Halloween Treats That Are Scary for Your Dental Health

Halloween treats are hard to resist, but some wreak havoc on your teeth more than others. The Trident Dental team offers the

Halloween treats are hard to resist, but some wreak havoc on your teeth more than others. The Trident Dental team offers the following tips on which treats are best avoided, which ones you should be cautious about, and which are the least harmful to dental health. 

What to avoid

Candies that stick to your teeth, like caramels, gummies, are among the worst and best to avoid. Those sweet and sticky particles linger on your teeth.

Your saliva begins the process of digestion and contains an acid that breaks down the sugar in candy. This process of digestion can cause harm to the enamel that protects your teeth if it’s happening on your teeth -- as it is when you’ve eaten sticky candy! Damaged enamel leads to tooth decay.

The best way to avoid enamel damage from sticky candy is to make sure to brush your teeth thoroughly as soon as possible afterward. The longer the candy is on your teeth, the greater the chance the acid has to damage your tooth enamel.

Occasionally only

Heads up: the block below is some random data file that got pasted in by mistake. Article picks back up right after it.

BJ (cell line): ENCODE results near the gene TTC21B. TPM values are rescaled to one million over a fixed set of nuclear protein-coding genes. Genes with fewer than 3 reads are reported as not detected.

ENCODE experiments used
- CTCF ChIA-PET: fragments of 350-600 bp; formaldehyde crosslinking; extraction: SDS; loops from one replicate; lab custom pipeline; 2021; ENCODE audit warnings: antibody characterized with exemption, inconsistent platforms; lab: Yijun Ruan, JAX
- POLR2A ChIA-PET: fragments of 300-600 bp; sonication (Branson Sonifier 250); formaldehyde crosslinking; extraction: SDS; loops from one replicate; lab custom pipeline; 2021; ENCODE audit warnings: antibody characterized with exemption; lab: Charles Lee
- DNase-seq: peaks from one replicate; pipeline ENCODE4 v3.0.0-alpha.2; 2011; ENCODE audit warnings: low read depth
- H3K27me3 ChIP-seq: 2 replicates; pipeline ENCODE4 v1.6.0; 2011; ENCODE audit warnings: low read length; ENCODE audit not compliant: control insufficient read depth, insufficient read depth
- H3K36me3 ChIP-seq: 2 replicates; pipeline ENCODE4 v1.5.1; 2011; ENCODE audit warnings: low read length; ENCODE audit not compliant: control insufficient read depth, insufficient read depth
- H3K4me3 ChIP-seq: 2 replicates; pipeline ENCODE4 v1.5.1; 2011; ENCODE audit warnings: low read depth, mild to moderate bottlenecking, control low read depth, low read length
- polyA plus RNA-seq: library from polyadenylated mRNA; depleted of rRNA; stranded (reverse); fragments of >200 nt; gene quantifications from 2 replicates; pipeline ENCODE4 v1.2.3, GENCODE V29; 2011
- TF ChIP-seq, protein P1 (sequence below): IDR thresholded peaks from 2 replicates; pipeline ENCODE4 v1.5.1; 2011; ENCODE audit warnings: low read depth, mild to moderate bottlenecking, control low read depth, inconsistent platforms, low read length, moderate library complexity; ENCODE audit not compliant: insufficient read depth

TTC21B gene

Hard candy is bad, too, including lollipops and jawbreakers. Any candy that takes a long time to eat puts your dental enamel at risk because the digestive acids come into contact with your teeth. That all-day-lolly may seem harmless, but it may be causing damage.

Simply biting, chewing, and swallowing may seem like a good way to protect your tooth enamel, but it actually presents a different danger. Chipping or breaking a tooth on a piece of hard candy can ruin your Halloween fun fast! 

Be careful with these candies

Sour candy is more acidic than other candies, and that acid harms tooth enamel. Another candy that may not seem terribly harmful is powdered candy, like Pixie Stix. It dissolves quickly, so it doesn’t coat your teeth or linger in your mouth, but it can alter the pH balance of your mouth, and that can open the door to tooth decay. 

Everyone’s favorite is also the least harmful 

When it doesn’t contain nuts or fillings and is creamy, chocolate represents the least danger to your teeth. Chocolate isn’t sticky, doesn’t stay in your mouth for a long time, and isn’t likely to change the pH balance in your mouth.

Although it’s not really candy, a treat that causes no harm is sugar-free gum. It doesn’t leave anything on your teeth, and there’s nothing for the bacteria to break down. 

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